A 44 year old female presented with a complaint of increasing swelling in her head and upper chest over the last year. She reported increasing shortness of breath and a drowning sensation when in the supine position. Her face becomes red and tight with minimal exertion. The past medical history is significant for hypogammaglobulinemia related to IgA deficiency requiring intravenous immunoglobulin therapy for the last ten years. Additional pertinent past medical history includes placement of subcutaneous central catheters/ports on multiple occasions for delivery of immunoglobulin therapy as well as a history of venous thromboses of the lower extremities with documented bilateral pulmonary emboli requiring anticoagulation and eventually an inferior vena cava (IVC) filter.
On physical exam the patient had an obviously swollen head without cyanosis, but with multiple collaterals over her chest and upper neck. An MRA was obtained which demonstrated complete obstruction of the superior vena cava below the brachiocephalic junction (Figure 1). There were also significant collaterals through the intercostals and internal mammary veins, but no evidence of intrathoracic mass, adenopathy, or evidence of vein thrombosis.
Initially, the patient was seen by vascular surgery and an unsuccessful attempt at an endovascular stent placement was performed. During the stent deployment, an intraoperative venogram demonstrated normal internal jugular vein refluxing to the external jugular vein with additional refluxing to the brachiocephalic and right subclavian vein, which were both noted to be highly diseased. Furthermore, the venogram demonstrated occlusion of the superior vena cava. She was subsequently referred to thoracic surgery for evaluation of superior vena cava stenosis.
The patient was taken to the operating room where a standard median sternotomy was performed. Inspection revealed a left brachiocephalic vein that was completely obliterated and non-functioning. The SVC was normal at its junction with the right atrium, but at approximately mid level it was noted to be scarred and atretic to the level of the right internal jugular and right subclavian veins (Figures 2 and 3). Simultaneously the left saphenous vein, from inguinal canal to the ankle, was harvested endoscopically (Figure 4). Once harvested the vein was incised and opened longitudinally along its entire length. Using a standard 2-stage venous cannulae, a spiral vein graft was constructed using running 7-0 prolene suture, exchanging suture with each completed turn (Figures 5 and 6). The vein graft was left on the end of the cannulae and using a parachute technique an end-to-end anastomosis was first created in the distal SVC at the confluence of the right internal jugular and subclavian veins. The proximal anastomosis was constructed below the level of the obstruction at the entry area of the azygous vein. Following de-airing, inspection revealed the vein graft to be widely patent with no thrill or kinking (Figure 7). The patient was discharged home with coumadin with goal INR of 2.0 for 6 months. At six month follow-up, the patient reports significant improvement in her symptoms.
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Although malignancy is a frequent cause of SVC obstruction, benign etiologies are increasing in frequency. Iatrogenic SVC obstruction contributes to a significant proportion as evidenced by the increasing number of patients exposed to transvenous pacemaker electrodes and central venous catheters. Troubled by the lack of suitable conduit for SVC reconstruction the Canadian surgeon Ray Chiu developed and perfected the technique of spiral vein grafting in 1973 . Apparently he was inspired by the common ace bandage as he thought of its “ease and adaptability in matching size when wrapping an extremity.” Chiu and colleagues ingeniously devised the new method by harvesting autologous saphenous vein, opening the vessel longitudinally, wrapping it in spiral fashion around a temporary tubular stent such as a chest tube, and then running a monofilament suture to construct the tube graft. The technique is widely versatile and has been used to replace a number of venous passages of varying sizes including the internal jugular vein, portal vein, renal vein, and common femoral vein . Doty, et al, have reported on their experience of SVC bypass using the spiral vein graft and demonstrated excellent long-term patency rates (87.5% patency at a mean of 10.9 years) . The use of spiral vein grafting in benign SVC obstruction is superior to either PTFE grafting or nonsurgical interventions such as PTCA or stenting [4,5]. In summary, spiral vein grafting for benign SVC obstruction demonstrates excellent long-term results with nearly 90% of patients experiencing total resolution of symptoms relating to the SVC syndrome. In addition to benign disease, spiral vein grafting may well be useful for malignant causes of SVC obstruction and in other situations where there is the need for a large caliber vein graft.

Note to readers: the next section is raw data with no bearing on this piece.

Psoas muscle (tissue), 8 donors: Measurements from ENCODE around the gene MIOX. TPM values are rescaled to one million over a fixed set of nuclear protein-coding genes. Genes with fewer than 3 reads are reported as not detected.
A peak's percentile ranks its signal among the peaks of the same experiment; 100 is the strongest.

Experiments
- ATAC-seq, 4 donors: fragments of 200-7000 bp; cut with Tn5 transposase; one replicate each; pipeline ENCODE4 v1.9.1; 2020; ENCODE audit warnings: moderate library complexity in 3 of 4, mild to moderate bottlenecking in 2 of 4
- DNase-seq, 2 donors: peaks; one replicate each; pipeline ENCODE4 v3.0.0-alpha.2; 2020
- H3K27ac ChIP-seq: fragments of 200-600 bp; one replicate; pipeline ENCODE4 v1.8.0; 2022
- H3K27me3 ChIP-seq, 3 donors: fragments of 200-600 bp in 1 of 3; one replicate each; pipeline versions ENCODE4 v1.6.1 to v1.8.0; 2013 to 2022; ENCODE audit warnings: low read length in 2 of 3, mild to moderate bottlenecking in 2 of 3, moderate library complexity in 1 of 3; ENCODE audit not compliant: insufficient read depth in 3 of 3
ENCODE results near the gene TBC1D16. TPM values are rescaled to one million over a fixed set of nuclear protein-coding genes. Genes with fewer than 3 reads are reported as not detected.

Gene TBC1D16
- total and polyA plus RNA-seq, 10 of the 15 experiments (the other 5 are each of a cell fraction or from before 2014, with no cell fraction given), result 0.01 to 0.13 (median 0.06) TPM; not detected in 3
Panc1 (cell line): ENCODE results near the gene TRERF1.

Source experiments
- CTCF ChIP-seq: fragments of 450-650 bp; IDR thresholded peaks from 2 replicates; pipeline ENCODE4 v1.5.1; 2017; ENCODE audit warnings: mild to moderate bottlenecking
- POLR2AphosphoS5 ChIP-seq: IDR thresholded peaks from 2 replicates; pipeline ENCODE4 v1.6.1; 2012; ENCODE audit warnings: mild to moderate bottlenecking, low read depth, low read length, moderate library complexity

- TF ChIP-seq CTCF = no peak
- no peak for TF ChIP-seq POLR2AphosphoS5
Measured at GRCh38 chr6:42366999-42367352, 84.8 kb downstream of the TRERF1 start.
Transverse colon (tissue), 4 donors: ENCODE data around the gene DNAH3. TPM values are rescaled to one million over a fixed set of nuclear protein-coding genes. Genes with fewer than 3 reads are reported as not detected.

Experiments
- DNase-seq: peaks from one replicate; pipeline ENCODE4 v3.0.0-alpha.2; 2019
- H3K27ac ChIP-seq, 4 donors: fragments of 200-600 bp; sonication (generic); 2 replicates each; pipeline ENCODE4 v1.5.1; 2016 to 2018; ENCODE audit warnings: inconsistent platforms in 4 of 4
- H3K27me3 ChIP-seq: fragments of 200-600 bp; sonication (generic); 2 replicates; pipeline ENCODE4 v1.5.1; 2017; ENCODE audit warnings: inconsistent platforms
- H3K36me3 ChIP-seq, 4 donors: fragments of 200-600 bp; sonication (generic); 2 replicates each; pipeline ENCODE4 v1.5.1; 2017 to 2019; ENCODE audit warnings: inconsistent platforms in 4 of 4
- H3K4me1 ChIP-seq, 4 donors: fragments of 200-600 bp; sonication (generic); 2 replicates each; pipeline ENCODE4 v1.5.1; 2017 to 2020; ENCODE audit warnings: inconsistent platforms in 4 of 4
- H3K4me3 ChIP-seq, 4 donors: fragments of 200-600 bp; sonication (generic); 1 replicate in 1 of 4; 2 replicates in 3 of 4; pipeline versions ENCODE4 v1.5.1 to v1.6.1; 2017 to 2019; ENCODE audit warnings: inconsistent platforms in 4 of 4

- Chiu CJ, Terzia J, and MacRae ML. Replacement of the superior vena cava with the spiral composite vein graft: a versatile technique. Ann Thorac Surg 1974;17:555-60.
- Chiu CJ. Spiral vein graft: a historical vignette. Canad Jour Surg 1998;41(1):8.
- Doty JR, Flores JH, and Doty DB. Superior vena cava obstruction bypass using spiral vein graft. Ann Thorac Surg 1999 67:1111-6.
- Gloviczki P, Pairolero PC, Toomey BJ, et al. Reconstruction of large veins for nonmalignant venous occlusive disease. J Vasc Surg 1992;16:750-61.
- Wisselink W, Money SR, Becker MO, et al. Comparison of operative reconstruction and percutaneous ballon dilatation for central venous obstruction. Am J Surg 1993;166:200-5.